I work all the time and am starting to lose it. My friends accuse me of having Stockholm Syndrome because I really do like my job even though it consumes me. I’m starting to make mistakes and snap at people because I’m so tired. I can’t leave at a normal time because then the work wouldn’t get done. Suggestions? N.W., Hoboken, NJ
The missing piece here is why you’re choosing to work these hours. Are you understaffed? Does your manager have unrealistic expectations? Are you a perfectionist who has difficulty delegating?
If it’s one of the first two issues, you’ll need to set stronger boundaries and change expectations regarding what’s possible for you to do. If the issue is perfectionism, then you’ll need to take a hard look at why you’re behaving in this way. If you don’t trust your team, you’ll need to up-level them either through training or by managing them out. If the issue lies with you, then you need to determine why you’re sacrificing your personal time for work. It may be a tradeoff you want to make. If it’s not, you’ll need to deal with whatever is keeping you at work.
We train people how we want them to interact with us. You’ve been doing this so long that the expectation is that you’ll continue to do so. The company has no reason to make any changes if the work is getting done. Essentially you’re hiding a problem in the business—whether it’s staffing, volume, or your inability to self-manage. It’s your responsibility to let your manager know what the issue is if they aren’t aware. If they are aware, then you need to stop filling the gaps. It will be difficult but it’s the only fair thing to do both for you and the business.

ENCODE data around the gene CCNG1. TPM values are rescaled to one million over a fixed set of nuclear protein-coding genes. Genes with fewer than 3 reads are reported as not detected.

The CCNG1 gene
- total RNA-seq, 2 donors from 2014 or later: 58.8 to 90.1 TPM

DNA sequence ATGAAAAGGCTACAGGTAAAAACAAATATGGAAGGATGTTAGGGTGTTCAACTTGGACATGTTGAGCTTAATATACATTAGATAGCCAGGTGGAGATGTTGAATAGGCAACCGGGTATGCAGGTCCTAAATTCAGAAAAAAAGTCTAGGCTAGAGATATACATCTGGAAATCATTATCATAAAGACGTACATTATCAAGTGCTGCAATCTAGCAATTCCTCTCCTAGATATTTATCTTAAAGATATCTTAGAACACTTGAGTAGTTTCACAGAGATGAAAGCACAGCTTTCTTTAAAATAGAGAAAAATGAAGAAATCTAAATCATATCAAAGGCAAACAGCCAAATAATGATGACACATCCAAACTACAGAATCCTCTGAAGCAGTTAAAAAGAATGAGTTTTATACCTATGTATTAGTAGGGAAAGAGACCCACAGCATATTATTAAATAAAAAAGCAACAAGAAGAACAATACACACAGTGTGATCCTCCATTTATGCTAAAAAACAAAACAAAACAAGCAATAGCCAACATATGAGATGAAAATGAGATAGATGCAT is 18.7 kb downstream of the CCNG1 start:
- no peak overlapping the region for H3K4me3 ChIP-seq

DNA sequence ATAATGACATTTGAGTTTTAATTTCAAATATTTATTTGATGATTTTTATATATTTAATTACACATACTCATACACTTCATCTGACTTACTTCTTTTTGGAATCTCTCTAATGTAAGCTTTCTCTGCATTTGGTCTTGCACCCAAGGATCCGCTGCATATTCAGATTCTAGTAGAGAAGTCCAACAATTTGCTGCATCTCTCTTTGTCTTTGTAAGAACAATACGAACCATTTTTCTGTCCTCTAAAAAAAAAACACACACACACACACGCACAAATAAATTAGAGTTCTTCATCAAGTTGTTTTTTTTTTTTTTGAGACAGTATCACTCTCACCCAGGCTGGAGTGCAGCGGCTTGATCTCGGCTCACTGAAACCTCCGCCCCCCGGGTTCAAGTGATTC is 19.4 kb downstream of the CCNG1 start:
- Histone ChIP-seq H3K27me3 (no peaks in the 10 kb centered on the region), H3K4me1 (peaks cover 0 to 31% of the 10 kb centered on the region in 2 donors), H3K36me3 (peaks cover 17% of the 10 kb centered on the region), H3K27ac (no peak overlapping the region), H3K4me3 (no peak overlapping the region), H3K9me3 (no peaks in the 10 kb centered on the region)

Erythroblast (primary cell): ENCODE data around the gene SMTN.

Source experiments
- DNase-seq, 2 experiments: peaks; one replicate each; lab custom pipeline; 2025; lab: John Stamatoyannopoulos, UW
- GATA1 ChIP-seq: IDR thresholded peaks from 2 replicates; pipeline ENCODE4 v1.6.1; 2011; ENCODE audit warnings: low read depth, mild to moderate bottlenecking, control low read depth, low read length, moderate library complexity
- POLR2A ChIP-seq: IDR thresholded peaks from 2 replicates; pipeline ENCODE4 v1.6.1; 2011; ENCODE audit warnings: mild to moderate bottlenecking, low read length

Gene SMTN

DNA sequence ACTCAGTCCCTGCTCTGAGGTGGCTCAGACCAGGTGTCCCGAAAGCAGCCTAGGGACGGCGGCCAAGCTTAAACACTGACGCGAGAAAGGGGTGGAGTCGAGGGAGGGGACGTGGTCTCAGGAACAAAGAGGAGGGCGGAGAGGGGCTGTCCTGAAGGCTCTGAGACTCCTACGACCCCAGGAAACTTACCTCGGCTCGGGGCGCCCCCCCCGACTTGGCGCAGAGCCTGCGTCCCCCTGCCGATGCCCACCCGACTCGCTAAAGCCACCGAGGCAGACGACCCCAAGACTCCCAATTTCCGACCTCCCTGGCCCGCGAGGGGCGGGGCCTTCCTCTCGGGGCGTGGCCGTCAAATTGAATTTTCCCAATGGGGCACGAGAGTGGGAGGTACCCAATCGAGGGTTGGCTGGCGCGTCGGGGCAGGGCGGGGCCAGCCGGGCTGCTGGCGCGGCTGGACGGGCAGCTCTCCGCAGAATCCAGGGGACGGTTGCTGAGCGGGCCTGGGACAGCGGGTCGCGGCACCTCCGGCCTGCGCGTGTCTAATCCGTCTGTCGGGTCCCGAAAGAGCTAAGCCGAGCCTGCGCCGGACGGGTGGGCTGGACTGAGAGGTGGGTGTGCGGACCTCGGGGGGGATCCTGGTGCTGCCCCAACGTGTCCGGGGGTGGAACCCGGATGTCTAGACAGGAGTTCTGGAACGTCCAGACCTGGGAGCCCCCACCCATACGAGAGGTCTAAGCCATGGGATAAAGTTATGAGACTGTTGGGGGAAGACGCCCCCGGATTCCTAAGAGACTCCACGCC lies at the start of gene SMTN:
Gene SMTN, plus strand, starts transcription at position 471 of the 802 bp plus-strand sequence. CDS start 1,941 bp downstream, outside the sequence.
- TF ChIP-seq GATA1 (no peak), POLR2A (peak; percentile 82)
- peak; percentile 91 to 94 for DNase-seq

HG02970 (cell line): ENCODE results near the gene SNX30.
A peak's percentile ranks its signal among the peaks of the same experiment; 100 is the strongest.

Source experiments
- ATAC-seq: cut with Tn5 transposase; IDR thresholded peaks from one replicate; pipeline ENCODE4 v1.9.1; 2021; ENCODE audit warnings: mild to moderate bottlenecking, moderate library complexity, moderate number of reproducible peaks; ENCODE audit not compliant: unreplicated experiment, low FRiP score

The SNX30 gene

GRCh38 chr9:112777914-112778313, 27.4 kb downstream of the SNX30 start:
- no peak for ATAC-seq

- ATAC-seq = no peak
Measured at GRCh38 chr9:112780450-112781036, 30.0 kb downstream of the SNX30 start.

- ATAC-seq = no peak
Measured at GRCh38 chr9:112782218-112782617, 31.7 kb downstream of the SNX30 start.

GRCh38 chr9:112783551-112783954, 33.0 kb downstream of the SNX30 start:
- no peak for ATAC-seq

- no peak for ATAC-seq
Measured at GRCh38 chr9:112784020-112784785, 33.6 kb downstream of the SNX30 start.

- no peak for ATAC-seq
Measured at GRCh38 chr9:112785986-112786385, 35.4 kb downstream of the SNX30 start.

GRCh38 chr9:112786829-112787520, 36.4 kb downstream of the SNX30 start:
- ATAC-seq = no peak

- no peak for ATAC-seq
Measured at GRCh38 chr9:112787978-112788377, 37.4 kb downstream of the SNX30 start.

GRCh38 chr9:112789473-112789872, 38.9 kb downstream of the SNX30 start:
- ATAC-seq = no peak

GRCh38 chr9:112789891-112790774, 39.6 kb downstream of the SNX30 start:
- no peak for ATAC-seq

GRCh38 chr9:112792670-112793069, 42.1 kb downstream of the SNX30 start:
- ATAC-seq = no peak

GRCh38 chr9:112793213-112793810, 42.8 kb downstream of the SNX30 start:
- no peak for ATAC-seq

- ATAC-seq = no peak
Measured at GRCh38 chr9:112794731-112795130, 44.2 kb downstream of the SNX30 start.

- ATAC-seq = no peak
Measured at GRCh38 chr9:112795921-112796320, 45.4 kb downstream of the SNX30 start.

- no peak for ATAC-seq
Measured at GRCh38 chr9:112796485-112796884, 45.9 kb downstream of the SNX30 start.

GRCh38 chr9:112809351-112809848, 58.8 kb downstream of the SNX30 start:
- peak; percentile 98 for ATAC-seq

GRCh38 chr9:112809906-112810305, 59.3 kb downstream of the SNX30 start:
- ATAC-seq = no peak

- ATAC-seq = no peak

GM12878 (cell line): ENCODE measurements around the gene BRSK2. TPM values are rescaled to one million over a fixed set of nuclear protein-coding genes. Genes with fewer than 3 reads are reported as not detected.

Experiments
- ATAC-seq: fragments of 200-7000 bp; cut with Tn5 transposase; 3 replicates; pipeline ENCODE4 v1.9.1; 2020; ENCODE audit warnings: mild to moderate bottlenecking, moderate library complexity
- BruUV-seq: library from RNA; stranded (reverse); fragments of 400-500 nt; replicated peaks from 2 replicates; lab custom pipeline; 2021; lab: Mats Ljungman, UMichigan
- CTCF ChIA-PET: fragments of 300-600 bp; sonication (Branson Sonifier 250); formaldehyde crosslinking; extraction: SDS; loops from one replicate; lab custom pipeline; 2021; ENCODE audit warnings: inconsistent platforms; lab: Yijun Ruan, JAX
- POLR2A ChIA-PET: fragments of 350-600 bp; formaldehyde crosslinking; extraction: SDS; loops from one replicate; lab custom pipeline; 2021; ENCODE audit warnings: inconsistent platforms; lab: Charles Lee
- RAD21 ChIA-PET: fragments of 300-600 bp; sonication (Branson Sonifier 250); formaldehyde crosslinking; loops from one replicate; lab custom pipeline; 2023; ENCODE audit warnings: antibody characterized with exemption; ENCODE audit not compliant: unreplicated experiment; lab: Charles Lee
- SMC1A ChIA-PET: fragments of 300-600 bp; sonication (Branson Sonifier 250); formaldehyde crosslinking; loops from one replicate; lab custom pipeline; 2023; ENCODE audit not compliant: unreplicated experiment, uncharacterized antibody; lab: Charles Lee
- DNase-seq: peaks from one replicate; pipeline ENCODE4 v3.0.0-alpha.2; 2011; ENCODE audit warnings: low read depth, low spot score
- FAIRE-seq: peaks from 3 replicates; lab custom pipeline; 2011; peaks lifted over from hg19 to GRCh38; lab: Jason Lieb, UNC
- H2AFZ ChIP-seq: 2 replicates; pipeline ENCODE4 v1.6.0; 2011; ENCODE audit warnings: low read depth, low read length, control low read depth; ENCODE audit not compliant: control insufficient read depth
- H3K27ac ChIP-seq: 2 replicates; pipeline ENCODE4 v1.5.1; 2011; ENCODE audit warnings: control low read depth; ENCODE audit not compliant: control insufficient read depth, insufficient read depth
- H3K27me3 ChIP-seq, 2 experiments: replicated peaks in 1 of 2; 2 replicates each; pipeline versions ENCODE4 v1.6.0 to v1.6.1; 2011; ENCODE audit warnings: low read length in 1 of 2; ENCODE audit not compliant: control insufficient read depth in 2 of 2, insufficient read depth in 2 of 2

You aren’t a prisoner unless you choose to be. Take action and make the right decision for both you and the business. And if you enjoy your work so much that you want to dedicate more time to it, make sure you correct your friend’s misperceptions.
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